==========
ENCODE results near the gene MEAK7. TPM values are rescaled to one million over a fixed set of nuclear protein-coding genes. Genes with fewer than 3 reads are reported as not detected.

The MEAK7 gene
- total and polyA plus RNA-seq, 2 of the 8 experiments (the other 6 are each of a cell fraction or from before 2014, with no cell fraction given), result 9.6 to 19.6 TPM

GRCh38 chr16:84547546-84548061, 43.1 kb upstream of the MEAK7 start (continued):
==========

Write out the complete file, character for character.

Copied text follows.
ENCODE results near the gene MEAK7. TPM values are rescaled to one million over a fixed set of nuclear protein-coding genes. Genes with fewer than 3 reads are reported as not detected.

The MEAK7 gene
- total and polyA plus RNA-seq, 2 of the 8 experiments (the other 6 are each of a cell fraction or from before 2014, with no cell fraction given), result 9.6 to 19.6 TPM

GRCh38 chr16:84547546-84548061, 43.1 kb upstream of the MEAK7 start (continued):